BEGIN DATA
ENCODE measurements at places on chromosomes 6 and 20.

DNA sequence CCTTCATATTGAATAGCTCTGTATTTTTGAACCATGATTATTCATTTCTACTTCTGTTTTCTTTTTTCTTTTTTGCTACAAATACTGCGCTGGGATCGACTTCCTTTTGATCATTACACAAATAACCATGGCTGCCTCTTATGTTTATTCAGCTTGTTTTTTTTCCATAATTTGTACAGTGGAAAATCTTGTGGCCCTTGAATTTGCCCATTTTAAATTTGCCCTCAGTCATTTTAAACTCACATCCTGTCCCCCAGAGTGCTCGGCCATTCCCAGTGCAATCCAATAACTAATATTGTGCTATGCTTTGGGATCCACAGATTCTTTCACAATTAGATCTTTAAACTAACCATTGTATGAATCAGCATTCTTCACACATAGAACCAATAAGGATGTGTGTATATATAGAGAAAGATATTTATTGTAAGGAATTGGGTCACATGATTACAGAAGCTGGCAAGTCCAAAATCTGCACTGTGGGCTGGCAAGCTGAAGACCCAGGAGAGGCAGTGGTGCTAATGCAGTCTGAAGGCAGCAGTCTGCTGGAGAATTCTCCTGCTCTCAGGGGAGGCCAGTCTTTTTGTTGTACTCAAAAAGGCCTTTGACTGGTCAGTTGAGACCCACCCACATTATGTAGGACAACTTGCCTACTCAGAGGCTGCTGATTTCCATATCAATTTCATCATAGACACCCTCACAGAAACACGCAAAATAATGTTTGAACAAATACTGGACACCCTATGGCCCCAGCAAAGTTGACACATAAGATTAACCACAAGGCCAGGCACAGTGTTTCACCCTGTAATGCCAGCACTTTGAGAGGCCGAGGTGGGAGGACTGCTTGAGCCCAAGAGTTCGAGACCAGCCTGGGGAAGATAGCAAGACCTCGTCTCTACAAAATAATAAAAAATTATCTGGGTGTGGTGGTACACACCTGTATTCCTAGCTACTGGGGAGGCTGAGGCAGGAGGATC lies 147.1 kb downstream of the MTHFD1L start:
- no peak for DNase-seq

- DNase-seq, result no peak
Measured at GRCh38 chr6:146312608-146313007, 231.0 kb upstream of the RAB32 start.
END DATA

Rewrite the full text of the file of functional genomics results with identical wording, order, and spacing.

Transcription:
ENCODE measurements at places on chromosomes 6 and 20.

DNA sequence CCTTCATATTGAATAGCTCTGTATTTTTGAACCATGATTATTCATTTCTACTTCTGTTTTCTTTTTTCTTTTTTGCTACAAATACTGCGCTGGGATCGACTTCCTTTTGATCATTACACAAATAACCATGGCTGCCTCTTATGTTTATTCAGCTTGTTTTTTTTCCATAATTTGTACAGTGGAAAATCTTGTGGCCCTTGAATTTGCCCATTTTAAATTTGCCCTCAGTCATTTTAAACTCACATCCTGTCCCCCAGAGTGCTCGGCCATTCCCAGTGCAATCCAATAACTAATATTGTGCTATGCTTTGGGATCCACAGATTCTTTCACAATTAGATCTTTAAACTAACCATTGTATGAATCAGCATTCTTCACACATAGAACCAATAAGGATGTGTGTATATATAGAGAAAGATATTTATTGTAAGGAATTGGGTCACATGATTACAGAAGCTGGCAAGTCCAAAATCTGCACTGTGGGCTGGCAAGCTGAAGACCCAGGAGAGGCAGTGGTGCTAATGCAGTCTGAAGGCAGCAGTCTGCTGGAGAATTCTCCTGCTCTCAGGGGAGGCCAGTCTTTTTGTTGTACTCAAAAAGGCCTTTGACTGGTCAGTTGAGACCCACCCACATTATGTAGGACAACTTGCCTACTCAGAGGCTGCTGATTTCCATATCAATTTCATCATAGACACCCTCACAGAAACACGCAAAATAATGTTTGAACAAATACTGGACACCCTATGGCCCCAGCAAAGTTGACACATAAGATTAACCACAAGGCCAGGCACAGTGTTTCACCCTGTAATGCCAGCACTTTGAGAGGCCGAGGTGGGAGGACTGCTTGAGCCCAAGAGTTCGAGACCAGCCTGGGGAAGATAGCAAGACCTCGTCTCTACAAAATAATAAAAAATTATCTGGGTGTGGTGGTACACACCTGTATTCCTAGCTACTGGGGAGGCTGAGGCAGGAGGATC lies 147.1 kb downstream of the MTHFD1L start:
- no peak for DNase-seq

- DNase-seq, result no peak
Measured at GRCh38 chr6:146312608-146313007, 231.0 kb upstream of the RAB32 start.